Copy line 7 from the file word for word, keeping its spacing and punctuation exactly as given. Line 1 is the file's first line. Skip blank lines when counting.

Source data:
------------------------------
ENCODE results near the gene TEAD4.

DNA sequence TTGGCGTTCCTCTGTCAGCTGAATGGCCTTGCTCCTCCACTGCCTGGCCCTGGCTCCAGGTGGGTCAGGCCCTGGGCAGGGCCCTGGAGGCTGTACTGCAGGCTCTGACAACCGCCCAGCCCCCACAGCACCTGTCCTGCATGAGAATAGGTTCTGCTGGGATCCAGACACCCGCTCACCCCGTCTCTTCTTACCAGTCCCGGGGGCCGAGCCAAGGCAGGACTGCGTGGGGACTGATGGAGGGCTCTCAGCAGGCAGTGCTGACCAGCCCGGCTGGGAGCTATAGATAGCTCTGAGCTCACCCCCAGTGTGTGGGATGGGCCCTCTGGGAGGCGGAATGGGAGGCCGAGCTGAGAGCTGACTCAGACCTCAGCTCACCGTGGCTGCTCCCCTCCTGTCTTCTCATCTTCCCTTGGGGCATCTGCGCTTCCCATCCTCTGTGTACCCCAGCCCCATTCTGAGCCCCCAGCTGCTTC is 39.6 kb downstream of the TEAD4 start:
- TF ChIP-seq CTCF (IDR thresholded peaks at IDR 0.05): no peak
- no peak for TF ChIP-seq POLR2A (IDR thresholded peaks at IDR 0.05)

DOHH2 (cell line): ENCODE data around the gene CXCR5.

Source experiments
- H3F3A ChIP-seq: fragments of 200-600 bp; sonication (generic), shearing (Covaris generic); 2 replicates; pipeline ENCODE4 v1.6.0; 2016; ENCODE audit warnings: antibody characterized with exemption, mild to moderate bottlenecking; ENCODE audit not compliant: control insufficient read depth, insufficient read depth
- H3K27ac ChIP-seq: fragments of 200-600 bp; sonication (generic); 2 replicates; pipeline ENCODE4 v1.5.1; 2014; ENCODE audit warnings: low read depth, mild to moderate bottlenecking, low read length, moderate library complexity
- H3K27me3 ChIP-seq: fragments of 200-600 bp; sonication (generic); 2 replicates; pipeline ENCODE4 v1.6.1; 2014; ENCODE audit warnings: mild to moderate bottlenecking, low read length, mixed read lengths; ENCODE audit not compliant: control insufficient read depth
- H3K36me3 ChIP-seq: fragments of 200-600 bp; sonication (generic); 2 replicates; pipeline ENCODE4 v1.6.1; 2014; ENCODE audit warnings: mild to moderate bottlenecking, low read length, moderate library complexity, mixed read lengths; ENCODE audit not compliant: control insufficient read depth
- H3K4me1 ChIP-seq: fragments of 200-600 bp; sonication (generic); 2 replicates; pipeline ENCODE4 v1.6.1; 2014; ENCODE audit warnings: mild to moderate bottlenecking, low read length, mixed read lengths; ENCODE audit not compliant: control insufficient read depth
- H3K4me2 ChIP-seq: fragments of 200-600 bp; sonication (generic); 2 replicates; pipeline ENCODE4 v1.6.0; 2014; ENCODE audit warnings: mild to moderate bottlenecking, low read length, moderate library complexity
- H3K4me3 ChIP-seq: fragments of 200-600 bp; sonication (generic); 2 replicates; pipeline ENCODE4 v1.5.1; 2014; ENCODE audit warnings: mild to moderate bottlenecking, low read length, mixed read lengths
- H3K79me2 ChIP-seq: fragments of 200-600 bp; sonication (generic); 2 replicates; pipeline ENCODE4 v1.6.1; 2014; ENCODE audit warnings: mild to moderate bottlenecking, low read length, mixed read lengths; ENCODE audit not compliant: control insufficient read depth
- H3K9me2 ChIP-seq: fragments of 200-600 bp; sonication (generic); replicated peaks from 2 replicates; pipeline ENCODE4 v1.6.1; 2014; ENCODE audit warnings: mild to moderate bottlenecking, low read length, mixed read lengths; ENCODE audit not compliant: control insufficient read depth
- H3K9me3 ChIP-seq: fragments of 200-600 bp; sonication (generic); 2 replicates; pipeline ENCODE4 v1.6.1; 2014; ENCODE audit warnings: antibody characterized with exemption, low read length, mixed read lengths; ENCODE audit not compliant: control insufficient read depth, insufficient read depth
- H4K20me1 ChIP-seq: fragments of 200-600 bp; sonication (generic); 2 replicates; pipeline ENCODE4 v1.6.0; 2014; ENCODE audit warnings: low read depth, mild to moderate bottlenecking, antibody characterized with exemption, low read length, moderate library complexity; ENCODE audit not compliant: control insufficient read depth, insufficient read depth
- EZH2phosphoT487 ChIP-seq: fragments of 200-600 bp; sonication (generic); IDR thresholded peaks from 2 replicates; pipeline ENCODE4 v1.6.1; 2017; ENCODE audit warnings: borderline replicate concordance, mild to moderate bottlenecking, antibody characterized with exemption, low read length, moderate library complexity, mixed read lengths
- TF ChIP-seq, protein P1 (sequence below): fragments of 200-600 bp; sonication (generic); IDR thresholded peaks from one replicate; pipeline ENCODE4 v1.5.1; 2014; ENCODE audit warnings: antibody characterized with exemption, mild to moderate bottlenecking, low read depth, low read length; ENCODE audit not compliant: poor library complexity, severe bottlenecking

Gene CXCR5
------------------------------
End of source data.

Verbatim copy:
- H3F3A ChIP-seq: fragments of 200-600 bp; sonication (generic), shearing (Covaris generic); 2 replicates; pipeline ENCODE4 v1.6.0; 2016; ENCODE audit warnings: antibody characterized with exemption, mild to moderate bottlenecking; ENCODE audit not compliant: control insufficient read depth, insufficient read depth